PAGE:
An insurance wake-up call from Hurricane Irene
My heart goes out to all of you still dealing with the repercussions of Hurricane Irene. Oddly enough, a flood is one of the natural disasters that isn’t covered by a standard homeowners insurance policy. What you may need is flood insurance.
If you were affected by Hurricane Irene, upping your insurance now won’t help pay for your damages, since there’s usually a 30-day waiting period before it becomes effective. But you can and should prepare for the next time. If a circumstance like this hits again (which it very well could, if Irene is a harbinger of climate change to come), here’s what you can do:
- Look up your home’s flood risk. Aside from New Orleans, where 67% of homeowners had flood insurance prior to Katrina, there are high-risk areas in surprising places. For example, towns in the hilly region of New England are susceptible to runoffs from melting snow in spring. And every inch of poor Vermont is currently flooded, courtesy of Irene. Check your home’s flood risk by going to the National Flood Insurance Program’s website, floodsmart.gov, and filling out the One-Step Flood Risk Profile.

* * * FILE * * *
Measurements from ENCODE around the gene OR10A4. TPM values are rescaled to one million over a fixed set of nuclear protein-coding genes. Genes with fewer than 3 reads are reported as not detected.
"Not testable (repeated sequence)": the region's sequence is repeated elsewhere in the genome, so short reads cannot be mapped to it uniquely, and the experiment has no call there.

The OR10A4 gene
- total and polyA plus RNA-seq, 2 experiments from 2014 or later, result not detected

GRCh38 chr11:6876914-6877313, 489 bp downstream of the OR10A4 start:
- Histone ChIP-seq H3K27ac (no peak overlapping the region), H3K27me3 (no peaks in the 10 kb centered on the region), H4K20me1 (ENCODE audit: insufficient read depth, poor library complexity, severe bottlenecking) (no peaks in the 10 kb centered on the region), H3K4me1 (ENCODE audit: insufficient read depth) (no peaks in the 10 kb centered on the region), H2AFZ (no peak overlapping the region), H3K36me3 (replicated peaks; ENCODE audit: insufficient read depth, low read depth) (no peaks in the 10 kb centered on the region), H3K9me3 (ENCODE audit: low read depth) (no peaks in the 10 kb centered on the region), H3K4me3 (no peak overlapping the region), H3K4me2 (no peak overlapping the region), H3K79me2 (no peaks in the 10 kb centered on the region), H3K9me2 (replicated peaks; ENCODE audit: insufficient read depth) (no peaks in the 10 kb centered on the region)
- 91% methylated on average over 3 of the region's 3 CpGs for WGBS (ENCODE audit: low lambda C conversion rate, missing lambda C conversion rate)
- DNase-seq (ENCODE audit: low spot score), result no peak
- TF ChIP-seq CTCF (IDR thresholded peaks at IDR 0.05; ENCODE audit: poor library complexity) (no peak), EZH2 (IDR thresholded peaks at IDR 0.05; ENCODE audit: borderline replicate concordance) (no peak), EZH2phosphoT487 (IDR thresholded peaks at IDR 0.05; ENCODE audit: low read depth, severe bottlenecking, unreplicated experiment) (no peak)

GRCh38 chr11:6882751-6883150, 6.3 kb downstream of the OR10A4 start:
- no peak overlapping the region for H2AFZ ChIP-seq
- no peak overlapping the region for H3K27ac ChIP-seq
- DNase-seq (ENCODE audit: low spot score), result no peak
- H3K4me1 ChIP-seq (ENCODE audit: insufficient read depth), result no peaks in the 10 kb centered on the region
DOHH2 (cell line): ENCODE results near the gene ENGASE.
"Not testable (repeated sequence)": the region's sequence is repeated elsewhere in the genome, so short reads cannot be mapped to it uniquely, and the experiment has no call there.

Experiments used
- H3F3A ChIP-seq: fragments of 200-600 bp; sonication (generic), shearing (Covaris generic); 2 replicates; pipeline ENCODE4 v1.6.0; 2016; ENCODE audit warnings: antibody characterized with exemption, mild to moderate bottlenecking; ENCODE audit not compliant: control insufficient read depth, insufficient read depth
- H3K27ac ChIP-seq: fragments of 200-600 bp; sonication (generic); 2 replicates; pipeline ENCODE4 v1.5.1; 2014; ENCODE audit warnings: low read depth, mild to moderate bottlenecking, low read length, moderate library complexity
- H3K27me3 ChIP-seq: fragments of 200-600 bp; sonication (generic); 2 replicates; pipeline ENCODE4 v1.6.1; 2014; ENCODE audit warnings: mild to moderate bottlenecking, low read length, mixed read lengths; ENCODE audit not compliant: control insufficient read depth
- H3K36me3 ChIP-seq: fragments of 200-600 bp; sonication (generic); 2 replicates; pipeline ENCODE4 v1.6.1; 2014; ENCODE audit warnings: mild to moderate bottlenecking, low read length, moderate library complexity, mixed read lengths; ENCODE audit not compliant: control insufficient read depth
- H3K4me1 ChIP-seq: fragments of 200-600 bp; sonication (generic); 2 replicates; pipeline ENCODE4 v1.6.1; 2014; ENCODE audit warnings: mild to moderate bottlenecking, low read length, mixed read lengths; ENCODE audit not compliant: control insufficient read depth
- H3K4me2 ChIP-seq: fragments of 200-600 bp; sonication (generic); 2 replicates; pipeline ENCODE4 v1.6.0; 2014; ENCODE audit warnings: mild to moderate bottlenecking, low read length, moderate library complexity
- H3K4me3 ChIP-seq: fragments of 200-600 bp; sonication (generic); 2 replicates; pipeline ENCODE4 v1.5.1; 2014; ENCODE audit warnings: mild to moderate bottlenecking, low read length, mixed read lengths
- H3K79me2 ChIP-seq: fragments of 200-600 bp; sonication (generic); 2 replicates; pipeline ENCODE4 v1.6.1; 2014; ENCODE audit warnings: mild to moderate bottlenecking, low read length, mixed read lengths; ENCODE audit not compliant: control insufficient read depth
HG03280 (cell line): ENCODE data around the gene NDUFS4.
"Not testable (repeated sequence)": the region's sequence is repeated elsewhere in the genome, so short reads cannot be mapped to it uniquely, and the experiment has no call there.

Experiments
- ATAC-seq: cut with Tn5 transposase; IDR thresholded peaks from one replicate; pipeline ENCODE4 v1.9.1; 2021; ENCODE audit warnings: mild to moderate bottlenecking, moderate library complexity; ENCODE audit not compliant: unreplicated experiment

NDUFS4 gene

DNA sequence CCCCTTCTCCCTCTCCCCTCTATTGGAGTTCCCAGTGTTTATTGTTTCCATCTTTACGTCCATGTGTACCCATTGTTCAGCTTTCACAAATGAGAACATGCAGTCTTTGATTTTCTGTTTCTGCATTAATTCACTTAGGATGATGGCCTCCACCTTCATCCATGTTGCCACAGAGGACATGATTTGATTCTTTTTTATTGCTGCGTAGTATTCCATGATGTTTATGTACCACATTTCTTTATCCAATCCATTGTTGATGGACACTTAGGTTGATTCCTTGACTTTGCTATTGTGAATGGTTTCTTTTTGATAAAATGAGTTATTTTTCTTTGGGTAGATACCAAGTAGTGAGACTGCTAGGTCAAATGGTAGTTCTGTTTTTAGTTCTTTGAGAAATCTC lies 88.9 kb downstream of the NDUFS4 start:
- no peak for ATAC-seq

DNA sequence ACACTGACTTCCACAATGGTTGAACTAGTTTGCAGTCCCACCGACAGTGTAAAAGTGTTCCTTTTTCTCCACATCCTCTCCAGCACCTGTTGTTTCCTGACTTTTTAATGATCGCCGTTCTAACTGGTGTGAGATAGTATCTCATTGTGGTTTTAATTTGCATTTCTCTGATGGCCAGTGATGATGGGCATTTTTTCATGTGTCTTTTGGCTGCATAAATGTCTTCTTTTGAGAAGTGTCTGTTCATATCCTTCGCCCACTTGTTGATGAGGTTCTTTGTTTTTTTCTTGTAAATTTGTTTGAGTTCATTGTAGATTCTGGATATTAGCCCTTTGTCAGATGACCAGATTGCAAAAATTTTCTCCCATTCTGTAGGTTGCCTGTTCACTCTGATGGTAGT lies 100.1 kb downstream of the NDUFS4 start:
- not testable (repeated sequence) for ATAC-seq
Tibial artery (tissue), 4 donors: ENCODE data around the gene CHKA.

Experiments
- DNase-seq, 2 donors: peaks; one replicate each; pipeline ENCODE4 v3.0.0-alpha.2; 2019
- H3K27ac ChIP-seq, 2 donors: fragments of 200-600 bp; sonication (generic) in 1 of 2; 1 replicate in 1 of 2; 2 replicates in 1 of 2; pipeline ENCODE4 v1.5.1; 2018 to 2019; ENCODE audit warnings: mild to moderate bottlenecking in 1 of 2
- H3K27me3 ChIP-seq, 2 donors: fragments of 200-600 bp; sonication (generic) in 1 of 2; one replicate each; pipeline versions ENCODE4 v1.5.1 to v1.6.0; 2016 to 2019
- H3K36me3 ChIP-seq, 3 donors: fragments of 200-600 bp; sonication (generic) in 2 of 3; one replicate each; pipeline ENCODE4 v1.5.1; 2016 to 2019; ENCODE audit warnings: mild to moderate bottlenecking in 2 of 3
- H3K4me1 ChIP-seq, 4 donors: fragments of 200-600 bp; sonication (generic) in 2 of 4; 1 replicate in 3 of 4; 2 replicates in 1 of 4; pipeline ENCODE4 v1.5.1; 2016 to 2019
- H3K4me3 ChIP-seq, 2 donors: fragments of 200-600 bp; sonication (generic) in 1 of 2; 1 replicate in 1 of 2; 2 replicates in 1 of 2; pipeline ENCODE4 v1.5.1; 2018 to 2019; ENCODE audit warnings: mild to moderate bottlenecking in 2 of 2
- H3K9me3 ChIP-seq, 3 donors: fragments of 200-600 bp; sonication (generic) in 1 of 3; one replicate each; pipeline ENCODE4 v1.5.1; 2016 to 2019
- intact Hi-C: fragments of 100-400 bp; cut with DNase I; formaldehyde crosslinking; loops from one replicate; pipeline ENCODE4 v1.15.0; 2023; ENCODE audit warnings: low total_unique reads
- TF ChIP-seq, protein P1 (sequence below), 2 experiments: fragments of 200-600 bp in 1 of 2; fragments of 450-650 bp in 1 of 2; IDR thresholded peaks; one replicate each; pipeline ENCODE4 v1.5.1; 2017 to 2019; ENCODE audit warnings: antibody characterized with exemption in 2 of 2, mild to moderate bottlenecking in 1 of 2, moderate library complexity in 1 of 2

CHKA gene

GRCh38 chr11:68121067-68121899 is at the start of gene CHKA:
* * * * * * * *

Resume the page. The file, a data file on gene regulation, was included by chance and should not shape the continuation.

- Consider buying flood insurance. The federal government offers flood insurance in an effort to protect people and their homes. This is especially critical if you live in a flood-prone area. But even if you’re not in a high-risk area, look into it. It’s low-cost and could protect you from losing everything in a total disaster. Get a cost estimate and find insurance agencies that offer flood policies in your area at floodsmart.gov, or call your homeowners insurance company.
- Look into specialized insurance for other natural disasters. Homeowners’ policies won’t cover earthquake damage either, so people in California in particular should buy earthquake insurance through the state’s Earthquake Authority, earthquakeauthority.com.